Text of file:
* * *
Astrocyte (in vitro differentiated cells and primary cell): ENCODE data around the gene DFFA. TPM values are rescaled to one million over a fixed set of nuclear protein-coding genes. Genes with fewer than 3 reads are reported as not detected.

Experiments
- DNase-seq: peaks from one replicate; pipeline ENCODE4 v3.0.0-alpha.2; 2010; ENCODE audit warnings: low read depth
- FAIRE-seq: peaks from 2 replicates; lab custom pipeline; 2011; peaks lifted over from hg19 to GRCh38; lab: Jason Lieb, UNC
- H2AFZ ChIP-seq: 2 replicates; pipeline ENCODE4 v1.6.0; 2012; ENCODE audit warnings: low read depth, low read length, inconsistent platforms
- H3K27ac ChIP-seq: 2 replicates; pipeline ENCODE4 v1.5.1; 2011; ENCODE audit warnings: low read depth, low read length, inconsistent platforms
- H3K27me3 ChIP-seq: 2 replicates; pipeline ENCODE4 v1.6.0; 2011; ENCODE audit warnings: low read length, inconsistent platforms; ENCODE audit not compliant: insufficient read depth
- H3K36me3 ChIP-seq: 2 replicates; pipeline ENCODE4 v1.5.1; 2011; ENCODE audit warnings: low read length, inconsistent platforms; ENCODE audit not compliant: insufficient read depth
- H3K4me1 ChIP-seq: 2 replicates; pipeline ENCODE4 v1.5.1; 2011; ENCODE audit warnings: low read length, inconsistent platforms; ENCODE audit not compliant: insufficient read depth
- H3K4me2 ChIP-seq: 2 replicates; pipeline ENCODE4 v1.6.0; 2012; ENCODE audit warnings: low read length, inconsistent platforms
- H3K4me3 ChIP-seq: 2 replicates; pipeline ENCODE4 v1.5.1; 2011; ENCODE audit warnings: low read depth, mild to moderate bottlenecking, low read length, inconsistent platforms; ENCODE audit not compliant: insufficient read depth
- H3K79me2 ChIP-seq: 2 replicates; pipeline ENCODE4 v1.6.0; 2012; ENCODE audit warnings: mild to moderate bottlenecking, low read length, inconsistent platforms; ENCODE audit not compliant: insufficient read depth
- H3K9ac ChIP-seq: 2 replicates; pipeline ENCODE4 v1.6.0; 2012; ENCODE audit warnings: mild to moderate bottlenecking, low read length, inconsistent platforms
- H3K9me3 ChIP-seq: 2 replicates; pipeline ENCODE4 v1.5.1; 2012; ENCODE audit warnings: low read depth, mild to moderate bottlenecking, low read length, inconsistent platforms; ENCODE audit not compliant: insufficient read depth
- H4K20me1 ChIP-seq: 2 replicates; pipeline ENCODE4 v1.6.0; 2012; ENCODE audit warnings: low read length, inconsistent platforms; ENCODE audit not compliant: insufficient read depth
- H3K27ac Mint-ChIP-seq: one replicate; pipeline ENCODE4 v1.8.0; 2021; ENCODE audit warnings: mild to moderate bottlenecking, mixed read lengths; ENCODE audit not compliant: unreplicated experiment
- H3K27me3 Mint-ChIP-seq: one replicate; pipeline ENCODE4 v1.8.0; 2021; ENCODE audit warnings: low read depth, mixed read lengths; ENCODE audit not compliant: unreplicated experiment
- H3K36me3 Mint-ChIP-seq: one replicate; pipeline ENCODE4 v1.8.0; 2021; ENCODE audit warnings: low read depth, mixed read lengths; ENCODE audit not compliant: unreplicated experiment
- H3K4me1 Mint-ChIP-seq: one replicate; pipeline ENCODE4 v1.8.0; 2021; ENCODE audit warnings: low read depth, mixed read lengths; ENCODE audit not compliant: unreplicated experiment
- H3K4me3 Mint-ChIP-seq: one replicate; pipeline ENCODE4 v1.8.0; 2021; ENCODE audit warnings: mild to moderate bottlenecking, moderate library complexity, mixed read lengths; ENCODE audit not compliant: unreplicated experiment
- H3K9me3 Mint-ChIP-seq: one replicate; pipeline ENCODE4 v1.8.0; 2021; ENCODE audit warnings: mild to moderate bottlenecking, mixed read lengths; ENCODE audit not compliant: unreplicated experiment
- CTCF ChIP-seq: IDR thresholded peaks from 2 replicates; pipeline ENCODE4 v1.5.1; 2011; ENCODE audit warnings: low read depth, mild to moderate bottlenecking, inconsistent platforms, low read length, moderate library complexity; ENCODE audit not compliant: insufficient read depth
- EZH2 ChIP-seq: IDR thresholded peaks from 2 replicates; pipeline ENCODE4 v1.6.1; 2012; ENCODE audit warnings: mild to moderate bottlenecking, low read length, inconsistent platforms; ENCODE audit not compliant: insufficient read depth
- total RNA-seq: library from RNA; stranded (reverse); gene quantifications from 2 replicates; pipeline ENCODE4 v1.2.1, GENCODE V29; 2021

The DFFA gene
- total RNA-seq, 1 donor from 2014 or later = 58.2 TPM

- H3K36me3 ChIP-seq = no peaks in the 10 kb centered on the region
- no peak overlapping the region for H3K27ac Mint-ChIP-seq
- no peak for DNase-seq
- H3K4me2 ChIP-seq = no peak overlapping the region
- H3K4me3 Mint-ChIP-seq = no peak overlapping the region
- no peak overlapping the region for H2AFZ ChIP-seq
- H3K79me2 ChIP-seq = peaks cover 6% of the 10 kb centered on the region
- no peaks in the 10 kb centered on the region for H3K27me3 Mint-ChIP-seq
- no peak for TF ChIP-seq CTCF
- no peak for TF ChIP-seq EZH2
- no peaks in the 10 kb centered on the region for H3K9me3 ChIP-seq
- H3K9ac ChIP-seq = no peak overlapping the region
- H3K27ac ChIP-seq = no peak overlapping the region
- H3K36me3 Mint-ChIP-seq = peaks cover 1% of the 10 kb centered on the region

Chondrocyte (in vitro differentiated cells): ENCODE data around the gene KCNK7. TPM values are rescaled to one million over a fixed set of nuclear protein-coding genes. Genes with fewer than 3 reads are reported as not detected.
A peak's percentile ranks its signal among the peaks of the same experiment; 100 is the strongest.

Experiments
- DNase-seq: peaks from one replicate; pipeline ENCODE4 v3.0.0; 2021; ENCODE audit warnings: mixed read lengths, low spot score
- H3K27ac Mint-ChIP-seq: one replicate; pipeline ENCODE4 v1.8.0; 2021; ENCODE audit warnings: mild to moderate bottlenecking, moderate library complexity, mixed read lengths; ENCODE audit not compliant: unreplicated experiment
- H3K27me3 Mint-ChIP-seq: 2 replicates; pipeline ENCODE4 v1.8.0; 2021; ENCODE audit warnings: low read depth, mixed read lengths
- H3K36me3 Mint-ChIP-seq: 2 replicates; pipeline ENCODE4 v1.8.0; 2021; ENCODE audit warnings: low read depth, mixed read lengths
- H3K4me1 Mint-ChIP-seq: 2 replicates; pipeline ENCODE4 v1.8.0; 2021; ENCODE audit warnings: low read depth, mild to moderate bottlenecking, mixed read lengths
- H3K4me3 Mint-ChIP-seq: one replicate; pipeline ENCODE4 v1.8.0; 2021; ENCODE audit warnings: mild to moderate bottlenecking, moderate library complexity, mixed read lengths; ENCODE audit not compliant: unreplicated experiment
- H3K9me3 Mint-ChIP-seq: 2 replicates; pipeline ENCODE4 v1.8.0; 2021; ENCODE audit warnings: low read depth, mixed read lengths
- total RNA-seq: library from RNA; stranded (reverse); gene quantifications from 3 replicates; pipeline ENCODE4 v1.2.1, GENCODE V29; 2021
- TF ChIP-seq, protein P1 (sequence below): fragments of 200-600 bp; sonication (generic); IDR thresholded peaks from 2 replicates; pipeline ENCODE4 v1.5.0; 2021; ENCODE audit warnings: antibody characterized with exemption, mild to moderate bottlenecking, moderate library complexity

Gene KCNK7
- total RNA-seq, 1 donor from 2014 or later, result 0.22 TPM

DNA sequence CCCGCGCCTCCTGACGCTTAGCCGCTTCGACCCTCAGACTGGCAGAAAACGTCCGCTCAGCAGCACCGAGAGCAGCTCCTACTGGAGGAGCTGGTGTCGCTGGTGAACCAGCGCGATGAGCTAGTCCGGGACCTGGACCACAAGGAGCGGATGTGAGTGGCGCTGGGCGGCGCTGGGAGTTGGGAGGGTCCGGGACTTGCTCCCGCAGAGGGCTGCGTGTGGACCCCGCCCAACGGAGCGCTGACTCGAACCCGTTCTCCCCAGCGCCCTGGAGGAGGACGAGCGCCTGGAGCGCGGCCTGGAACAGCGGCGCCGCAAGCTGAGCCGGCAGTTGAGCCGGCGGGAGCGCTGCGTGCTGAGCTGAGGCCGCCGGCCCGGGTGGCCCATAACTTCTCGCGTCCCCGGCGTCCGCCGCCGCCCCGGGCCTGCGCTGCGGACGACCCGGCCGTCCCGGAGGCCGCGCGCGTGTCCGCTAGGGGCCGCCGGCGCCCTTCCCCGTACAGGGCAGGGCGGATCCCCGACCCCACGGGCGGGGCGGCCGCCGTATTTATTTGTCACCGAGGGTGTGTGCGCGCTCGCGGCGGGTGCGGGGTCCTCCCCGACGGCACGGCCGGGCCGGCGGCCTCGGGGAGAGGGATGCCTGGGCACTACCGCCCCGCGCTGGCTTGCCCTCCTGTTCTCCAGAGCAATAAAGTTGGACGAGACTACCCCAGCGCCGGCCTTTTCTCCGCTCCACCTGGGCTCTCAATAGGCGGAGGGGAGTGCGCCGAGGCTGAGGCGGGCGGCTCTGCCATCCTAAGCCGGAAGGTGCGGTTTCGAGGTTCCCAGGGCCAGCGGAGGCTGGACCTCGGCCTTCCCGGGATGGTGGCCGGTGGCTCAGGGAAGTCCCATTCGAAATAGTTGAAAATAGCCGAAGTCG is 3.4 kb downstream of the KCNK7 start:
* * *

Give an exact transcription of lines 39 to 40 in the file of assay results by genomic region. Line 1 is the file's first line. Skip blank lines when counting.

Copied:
- H3K27ac ChIP-seq = no peak overlapping the region
- H3K36me3 Mint-ChIP-seq = peaks cover 1% of the 10 kb centered on the region